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Labour wants taxpayer funding for local body candidates!!!

October 15th, 2013 at 4:00 pm by David Farrar

NewstalkZB reports:

Cold water’s being poured on a potentially controversial way to boost voter turnout at local body elections

Labour’s Sua William Sio is suggesting they be state funded and that candidates get taxpayer support for their campaigns.

He believes it could increase voter participation and improve ethnic representation.

Local Government Minister Chris Tremain indicates it’s not on the Government’s “to do” list.

Oh my God. Imagine it. If Labour get in and introduce taxpayer funding of local body candidate’s campaigns. They generally advocate $2 a vote so Penny Bright gets $20,000 from the taxpayer for her campaign. John Minto gets a bit less. Len Brown picks up $300,000. Celia Wade-Brown pockets $50,000 or so.

Labour never stops trying to find ways for the taxpayer to fund their party and their candidates.

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Australian parties get $56 million from the taxpayers

October 11th, 2013 at 9:00 am by David Farrar

News.com.au reports:

AUSTRALIA’S political parties and independents have scooped up $56.3 million in funding from the votes they won at the federal election.

Clive Palmer’s Palmer United Party made $2.202 million from its surprising strong vote on September 7 after Mr Palmer was believed to have poured millions into his campaign.

Liberal Democratic Party senator-elect David Leyonhjelm scored his predicted $1.033 million, despite admitting some people mixed his name up on the ballot paper with the Liberal Party and opposing public funding of political parties.

The Liberal Party made $23.103 million, the Nationals $3.076 million while the Australian Labor Party made $20.195 million.

The Greens will receive $5.356 million.

South Australian independent Senator Nick Xenophon will receive $636,127 after his strong polling in the state’s senate race.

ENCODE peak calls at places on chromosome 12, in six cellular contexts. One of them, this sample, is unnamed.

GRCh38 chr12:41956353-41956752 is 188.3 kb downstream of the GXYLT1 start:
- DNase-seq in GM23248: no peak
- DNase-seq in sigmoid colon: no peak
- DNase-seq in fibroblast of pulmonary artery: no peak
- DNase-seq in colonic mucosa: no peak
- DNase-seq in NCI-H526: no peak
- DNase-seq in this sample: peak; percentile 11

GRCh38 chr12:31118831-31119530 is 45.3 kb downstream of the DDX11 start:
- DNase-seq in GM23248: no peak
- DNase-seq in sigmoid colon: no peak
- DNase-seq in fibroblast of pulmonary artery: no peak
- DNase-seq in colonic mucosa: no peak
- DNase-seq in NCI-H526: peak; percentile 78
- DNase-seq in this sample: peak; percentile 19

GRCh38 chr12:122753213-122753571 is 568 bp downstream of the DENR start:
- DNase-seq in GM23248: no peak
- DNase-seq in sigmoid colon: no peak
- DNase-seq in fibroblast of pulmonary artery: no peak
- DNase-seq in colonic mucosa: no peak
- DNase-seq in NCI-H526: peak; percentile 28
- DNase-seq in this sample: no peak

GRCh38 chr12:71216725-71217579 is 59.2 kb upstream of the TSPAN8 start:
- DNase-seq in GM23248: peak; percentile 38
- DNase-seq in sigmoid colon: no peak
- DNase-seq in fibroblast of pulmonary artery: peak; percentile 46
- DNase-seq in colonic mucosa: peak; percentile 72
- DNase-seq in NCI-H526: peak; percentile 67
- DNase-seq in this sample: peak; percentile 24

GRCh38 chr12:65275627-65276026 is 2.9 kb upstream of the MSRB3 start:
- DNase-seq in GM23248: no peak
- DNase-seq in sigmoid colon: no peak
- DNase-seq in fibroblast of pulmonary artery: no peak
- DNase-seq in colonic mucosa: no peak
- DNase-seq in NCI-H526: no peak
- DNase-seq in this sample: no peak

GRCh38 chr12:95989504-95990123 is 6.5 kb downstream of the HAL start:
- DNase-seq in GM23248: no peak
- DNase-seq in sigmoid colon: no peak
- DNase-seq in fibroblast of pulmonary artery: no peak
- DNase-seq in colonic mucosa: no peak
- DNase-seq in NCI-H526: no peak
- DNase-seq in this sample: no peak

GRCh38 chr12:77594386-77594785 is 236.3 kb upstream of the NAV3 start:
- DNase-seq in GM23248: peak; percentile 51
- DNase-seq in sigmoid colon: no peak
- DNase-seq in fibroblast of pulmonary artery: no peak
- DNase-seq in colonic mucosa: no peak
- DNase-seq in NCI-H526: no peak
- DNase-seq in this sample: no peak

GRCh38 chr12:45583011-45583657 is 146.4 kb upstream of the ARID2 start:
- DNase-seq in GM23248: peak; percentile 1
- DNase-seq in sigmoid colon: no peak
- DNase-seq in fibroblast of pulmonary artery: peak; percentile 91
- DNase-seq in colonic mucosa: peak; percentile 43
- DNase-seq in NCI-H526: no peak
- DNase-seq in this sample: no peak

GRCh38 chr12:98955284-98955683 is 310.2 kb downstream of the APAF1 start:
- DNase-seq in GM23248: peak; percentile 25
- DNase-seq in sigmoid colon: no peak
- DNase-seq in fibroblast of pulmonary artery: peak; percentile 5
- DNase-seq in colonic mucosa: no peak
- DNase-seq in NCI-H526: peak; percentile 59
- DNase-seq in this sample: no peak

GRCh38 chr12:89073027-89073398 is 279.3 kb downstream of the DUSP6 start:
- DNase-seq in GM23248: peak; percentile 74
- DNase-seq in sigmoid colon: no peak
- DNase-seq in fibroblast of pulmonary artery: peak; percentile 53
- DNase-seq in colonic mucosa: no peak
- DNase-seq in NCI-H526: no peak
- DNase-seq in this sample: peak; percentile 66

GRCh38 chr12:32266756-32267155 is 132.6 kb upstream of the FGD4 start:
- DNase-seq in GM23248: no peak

Bob Katter’s Australian Party will receive $166,711 and Family First $103,724.

An AEC spokesman said all candidates who score at least 4 per cent of the vote qualified for the $2.48 payment per vote.

This is what the left want to occur in New Zealand. No more reliance on members and supporters for funding. Just rort it all from the taxpayer.

Taxpayers should not be forced to fund political parties through their taxes. Funding a political party should be a voluntary act. It is appropriate the MPs get resources to support their work as MPs, but party organisations should go find their own funding rather than force taxpayers to fund them.

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The campaign you’re all paying for!

August 27th, 2013 at 1:00 pm by David Farrar

Tracy Watkins at Stuff reports:

The three contenders for the Labour leadership have confirmed taxpayers are stumping up for the cost of them flying around the country to pitch for votes.

Labour MPs are also likely to charge their flights to the taxpayer for attending any of the 12 candidates meetings planned around the country over the next two weeks.

The three contenders – Grant Robertson, David Cunliffe and Shane Jones – confirmed they would use the travel perk to campaign over the next twarging their o weeks.

But they will pay for all their other expenses, such as accommodation, out of their own pockets.

Annette King has tried to justify this by saying MPs flights to party conferences get paid by Parliament also.

But I think there is a difference. MPs get invited to or are expected to attend many conferences and engagements around New Zealand. They attend business conferences, union conferences, party conferences, rotary club meetings and the like.

But this is different. This is three MPs choosing to stand for the leadership of a party, and attending meetings explicitly to persuade people to vote for them to become leader.

I think that is closer to a campaign expense, than a parliamentary expense, even though it is within the rules.

Just as the party leaders don’t charge their campaign travel to the taxpayer in a general election, prospective party leaders should not do so in a leadership election. They’re in line for a huge pay rise if they win, so surely paying for a few flights is a good investment?

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Australian parties vote themselves $30 million of taxpayer money

May 29th, 2013 at 12:00 pm by David Farrar

Yahoo reports:

The Labor and Liberal parties have struck a secret deal to siphon more than $30 million of taxpayer funds into political organisations.

Described as a “dirty cash grab” by some senior government MPs, the two big parties agreed to award themselves $1 for every House of Representatives and Senate vote they get at the September 14 poll.

The “administrative funding” will be separate and on top of the election funding paid to parties or candidates who get at least 4 per cent of first preferences.

This rate is $2.47 a vote but will be indexed for inflation on July 1. From the 2010 election, political parties and candidates shared $53 million in election funding.

Disgraceful. This is what the left are pushing for in NZ – MPs voting taxpayer money to their own political parties, to help themselves get elected.

NZ is not totally immune. We have around $2 million effectively given to parties for broadcasting advertisements – but out situation is hugely better than in Australia.